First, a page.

December 24, 2013

Slic3r Configuration


In order to begin printing a 3D-model, software is required in order generate [g-code]( Two of the more prominent solutions for this are [Slic3r]( and [Pronterface]( While I really want to try Pronterface, I’ve stuck with Slic3r initially due to it’s easy-to-use interface and explanation of terms. That being said, I’d like to gloss over some of the default settings I’ve found to work best with the [PrintrBot Simple](

When Slic3r is opened up by itself (as opposed to being run via Repetier), four tabs are presented to you: Plater, Print Settings, Filament Settings, and Printer Settings. Before generating the g-code, each of these tabs should be inspected and tuned to the model and printer being used. The nice thing about most programs, especially Slic3r, is that tooltips are provided to help explain certain terms. Therefore, I’ll simply gloss over the settings I’ve played with that I feel have a large impact on the print.


This tab is fairly straight forward. It is where you load in the model to be printed so that it can be visually reviewed. The model can be scaled, rotated, or translated to fit within the confines of the printer. This is also where the g-code can be generated or a new .stl file.

Print Settings



While all settings are important to tune, these are some of the more important ones for the visual appearance/integrity of your print. The General subsection contains two attributes I’ve noticed as particularly important. Layer Height defines, well, how high a layer is. To be more specific, how much plastic is extruded in a given area. As a visual, this will adjust how much you print looks like a log cabin or not. A large value will make the layers easily visible to the eye while a lower number will make the layer sections less obvious. Perimeters refers to how many outlines will be printed in a given level. This can be important for structural integrity (more perimeters) or to save filament (less perimeters). Again, model and preference dependent so play around with it.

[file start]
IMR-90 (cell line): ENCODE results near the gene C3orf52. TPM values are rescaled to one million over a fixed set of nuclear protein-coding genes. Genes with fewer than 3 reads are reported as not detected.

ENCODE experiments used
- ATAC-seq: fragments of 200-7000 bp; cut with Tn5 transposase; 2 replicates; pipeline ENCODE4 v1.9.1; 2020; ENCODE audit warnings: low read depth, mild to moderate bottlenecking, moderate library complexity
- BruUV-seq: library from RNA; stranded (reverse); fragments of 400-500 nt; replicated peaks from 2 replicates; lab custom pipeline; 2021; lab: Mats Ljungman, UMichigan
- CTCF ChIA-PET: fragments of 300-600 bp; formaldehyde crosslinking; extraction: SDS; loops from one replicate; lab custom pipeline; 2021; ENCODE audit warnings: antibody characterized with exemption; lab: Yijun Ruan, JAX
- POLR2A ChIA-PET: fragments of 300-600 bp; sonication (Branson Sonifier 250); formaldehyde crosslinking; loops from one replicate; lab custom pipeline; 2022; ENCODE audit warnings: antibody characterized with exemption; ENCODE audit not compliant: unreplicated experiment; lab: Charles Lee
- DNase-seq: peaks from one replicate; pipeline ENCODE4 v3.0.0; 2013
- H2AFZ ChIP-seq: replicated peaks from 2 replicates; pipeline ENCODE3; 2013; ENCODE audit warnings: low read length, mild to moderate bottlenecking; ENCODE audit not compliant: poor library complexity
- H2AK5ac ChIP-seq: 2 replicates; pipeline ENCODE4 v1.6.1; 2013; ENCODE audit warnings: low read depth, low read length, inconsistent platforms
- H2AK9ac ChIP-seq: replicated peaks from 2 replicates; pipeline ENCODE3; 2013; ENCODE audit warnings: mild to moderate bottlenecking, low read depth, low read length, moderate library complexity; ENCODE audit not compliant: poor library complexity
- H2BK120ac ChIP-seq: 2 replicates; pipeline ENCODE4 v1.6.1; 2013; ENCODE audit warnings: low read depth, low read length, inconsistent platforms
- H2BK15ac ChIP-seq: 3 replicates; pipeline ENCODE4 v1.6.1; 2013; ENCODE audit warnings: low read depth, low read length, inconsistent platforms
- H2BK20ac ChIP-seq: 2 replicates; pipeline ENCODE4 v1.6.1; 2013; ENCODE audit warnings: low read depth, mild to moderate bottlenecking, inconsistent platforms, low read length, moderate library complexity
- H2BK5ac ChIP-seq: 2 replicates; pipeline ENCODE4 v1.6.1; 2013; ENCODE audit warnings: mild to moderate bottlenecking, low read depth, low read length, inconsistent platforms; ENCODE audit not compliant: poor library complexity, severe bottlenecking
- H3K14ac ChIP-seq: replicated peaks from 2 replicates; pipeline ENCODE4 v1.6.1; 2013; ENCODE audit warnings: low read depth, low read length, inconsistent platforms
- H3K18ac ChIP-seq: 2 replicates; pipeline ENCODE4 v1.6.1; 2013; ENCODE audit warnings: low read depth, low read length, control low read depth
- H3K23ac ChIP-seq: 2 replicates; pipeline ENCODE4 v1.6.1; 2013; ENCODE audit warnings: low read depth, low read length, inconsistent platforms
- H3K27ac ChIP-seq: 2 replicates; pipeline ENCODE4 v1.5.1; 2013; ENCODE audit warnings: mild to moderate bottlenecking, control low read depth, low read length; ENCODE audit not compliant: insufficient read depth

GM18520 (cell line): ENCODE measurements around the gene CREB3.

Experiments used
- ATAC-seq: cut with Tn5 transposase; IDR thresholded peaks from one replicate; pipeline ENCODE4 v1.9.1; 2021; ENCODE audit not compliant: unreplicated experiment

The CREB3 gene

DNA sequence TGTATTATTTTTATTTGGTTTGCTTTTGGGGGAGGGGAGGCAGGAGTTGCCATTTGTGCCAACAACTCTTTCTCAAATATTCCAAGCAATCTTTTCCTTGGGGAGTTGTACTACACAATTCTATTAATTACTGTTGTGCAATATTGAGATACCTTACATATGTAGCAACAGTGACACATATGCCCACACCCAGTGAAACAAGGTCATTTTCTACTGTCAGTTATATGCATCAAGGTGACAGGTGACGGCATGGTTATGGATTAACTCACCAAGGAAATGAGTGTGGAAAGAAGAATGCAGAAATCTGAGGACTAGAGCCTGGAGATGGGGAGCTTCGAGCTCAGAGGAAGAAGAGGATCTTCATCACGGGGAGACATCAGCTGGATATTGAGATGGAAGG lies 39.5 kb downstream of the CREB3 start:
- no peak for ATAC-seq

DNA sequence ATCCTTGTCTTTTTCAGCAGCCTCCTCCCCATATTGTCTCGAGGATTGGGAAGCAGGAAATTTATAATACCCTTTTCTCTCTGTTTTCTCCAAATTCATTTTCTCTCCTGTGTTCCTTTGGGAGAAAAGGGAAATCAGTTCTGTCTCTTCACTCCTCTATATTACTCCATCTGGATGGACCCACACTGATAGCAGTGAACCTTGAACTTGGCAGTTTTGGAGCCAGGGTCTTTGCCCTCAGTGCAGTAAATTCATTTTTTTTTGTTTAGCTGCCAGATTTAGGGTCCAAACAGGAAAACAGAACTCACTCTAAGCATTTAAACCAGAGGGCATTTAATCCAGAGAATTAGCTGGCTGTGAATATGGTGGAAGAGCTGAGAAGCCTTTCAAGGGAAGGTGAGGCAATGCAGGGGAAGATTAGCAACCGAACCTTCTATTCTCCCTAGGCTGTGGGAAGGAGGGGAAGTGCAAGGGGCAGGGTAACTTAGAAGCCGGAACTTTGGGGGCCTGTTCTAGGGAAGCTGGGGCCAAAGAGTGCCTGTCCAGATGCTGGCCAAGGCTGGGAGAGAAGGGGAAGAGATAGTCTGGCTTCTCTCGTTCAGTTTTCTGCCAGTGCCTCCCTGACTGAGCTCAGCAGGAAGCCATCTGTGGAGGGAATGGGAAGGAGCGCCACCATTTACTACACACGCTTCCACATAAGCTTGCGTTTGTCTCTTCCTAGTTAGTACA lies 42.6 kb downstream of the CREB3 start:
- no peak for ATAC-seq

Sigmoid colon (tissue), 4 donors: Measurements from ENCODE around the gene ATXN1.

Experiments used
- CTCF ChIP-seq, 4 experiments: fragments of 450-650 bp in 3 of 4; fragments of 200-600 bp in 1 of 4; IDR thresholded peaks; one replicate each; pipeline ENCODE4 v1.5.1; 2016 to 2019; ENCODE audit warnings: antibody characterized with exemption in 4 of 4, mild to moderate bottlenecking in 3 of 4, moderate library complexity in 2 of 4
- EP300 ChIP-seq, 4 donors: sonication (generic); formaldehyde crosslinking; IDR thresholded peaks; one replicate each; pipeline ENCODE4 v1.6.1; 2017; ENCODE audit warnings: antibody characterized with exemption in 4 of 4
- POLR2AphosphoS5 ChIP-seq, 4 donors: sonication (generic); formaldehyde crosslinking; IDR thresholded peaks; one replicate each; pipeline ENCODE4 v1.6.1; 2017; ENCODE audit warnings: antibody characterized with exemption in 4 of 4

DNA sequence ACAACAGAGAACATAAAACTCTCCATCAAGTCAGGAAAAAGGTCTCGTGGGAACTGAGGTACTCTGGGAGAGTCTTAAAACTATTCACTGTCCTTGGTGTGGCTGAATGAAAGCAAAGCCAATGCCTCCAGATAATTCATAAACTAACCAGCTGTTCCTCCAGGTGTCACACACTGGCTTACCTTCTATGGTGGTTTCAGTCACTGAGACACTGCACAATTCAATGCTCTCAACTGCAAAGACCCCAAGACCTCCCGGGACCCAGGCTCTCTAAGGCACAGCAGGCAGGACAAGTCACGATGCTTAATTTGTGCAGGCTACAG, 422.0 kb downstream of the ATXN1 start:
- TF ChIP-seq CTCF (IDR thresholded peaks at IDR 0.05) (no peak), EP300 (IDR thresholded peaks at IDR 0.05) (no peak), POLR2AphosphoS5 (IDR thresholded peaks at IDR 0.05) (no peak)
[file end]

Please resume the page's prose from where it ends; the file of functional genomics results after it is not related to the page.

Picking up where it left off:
I feel that this is a crucial parameter for prints. It is strongly correlated with how much filament is going to be used in a given print. The density is given as a percentage (.5 -> 50%) and defines how much filament will be used to fill in the middle of a model. When filling, the fill pattern also determines structural strength as well as filament usage. Again, refer to this Reprap blog for a great explanation of fill density and pattern.


This is the last section I’ve experimented briefly with. Speed refers to the rate at which the extruder head moves while printing the given feature. Depending on the extrusion rate of the printer, these may need adjusted to give the nozzle enough time to extrude sufficient filament. Likewise, the travel setting can be adjusted higher or lower if your prints exhibit strings or excess filament when the extruder moves between instructions.

Filament Settings


These settings stay pretty much static throughout the life of your prints. Unless you change extruder heads or filament, these are defined by the hardware you have as well as the filament you are using. Diameter simply refers to the width of filament being used. This is used to calculate extrusion rates as well as determine how much filament will be needed for a given print. Temperatures vary with filament or aesthetic preferences. Certain filament melts at different temperatures and even exhibit different colors or characteristics when extruded at different temperatures.

Printer Settings


Similar to the filament settings, these parameters are generally static and determined by the printer hardware being used. It’s quite obvious, but for completion: bed size is determined by the overall print area of your printer. For the PrintrBot Simple, the print area is roughly 100mm x 100mm, or a 4” cube. Therefore, the print center is half of that at 50mm x 50mm. Nozzle Diameter is the only other parameter to really pay attention to as the others should be good at their default. The Simple comes with a 0.4mm nozzle, I believe other options are 0.3mm and 0.5mm.


I’ve clearly glossed over a lot of the settings, but these are the most common that I’ve changed to help improve my prints. In general, I’ve found Slic3r to be extremely user friendly and with a simple software update, it’s performance has increased tremendously.

Future Posts

  • G-Code manipulation
  • OpenSCAD
  • PrintrBot Simple Upgrades